Groundwater supposedly is a drought-proof problem, but is it?  Groundwater has been a small utility solution, as it has been for agriculture.  But aquifer require recharge and water limited areas do not have recharge.  The result is a bigger problem – overpumping.  Throughout the west/southwest, Plains states, upper Midwest (WI, MN, IA), southeast (SC, NC), we see this issue.  Most of these areas have limited surface water so never developed much historically.  Rural electrification changes that because it made is easy to put in an electric pump to pull water out of the ground in areas that never had a lot of water on the surface, and hence were not farmed much. Pumps made is easier to farm productively, which led to towns. However, our means to assess recharge are not very good, especially for confined aquifers. The lowering water levels USGS and state agencies see is an indication that recharge is normally over estimated giving a false picture of water availability.  If your aquifer declines year after year, it is not drought – it is mining of the aquifer. You are sucking it dry like the eastern Carolinas did.  But, like many negative things, there is a lack of willingness to confront the overpumping issue in many areas. There are many states with a lack of regulations on groundwater pumping.  And I still think groundwater modeling use is limited to larger utilities, when smaller, rural systems may be most in need of it due to competing interests.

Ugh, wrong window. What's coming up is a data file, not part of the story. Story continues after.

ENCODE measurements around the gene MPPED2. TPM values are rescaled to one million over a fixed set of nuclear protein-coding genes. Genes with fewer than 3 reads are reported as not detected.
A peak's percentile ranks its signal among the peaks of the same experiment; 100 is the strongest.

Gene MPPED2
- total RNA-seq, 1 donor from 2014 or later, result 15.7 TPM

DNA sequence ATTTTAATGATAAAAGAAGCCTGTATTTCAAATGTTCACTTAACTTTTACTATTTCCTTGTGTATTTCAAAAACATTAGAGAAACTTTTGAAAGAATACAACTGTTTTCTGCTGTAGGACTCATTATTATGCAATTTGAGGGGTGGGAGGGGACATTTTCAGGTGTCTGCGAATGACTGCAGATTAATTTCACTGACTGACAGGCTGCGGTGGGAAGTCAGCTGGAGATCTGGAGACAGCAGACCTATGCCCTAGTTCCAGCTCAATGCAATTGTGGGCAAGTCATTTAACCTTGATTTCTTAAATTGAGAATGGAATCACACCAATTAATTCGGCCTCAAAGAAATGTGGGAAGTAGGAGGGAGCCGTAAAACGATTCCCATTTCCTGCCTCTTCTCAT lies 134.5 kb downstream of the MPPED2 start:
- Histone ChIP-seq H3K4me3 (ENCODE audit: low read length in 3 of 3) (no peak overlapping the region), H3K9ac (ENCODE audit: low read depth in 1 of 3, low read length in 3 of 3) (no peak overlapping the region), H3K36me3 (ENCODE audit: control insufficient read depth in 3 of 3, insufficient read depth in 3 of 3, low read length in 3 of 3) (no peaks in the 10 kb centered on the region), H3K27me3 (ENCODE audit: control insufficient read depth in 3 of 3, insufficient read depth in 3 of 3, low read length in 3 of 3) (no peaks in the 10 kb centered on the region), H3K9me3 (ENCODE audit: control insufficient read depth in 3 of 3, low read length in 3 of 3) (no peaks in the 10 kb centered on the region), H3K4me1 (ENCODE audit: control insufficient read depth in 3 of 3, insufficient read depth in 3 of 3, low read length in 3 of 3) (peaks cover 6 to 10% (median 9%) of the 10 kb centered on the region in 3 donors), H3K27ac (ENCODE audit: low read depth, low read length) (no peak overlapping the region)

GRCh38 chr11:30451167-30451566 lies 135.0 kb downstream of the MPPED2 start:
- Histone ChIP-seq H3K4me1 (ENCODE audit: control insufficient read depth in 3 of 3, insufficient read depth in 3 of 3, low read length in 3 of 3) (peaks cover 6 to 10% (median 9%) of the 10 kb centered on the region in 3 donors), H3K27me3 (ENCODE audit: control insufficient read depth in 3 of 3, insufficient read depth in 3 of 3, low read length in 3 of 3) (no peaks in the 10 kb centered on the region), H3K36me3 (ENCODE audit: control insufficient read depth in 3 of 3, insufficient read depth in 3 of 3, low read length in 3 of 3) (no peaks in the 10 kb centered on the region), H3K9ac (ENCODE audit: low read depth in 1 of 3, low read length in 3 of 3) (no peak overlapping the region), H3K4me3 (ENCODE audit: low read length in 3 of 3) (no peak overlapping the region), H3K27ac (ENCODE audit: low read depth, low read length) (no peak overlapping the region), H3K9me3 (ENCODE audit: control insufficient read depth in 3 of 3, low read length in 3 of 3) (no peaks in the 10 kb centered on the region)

Concurrently, I think there is a tendency to oversell groundwater solutions (ASR, recharge), groundwater quality and the amount of available water (St George, UT).  Easy, cheap, limited treatment should not be the only selling point.  That leads to some curious decisions like some areas of California north of LA the utilities do not treat hard groundwater – then tell residents they cannot use softeners because of the salt in the wastewater prevents it from being used for reuse.  The reason they do not treat – cost, but it makes things difficult for residents.  The fact is we do not wish to confront is the realization that for many places, groundwater should probably be the backup plan only, not the primary source.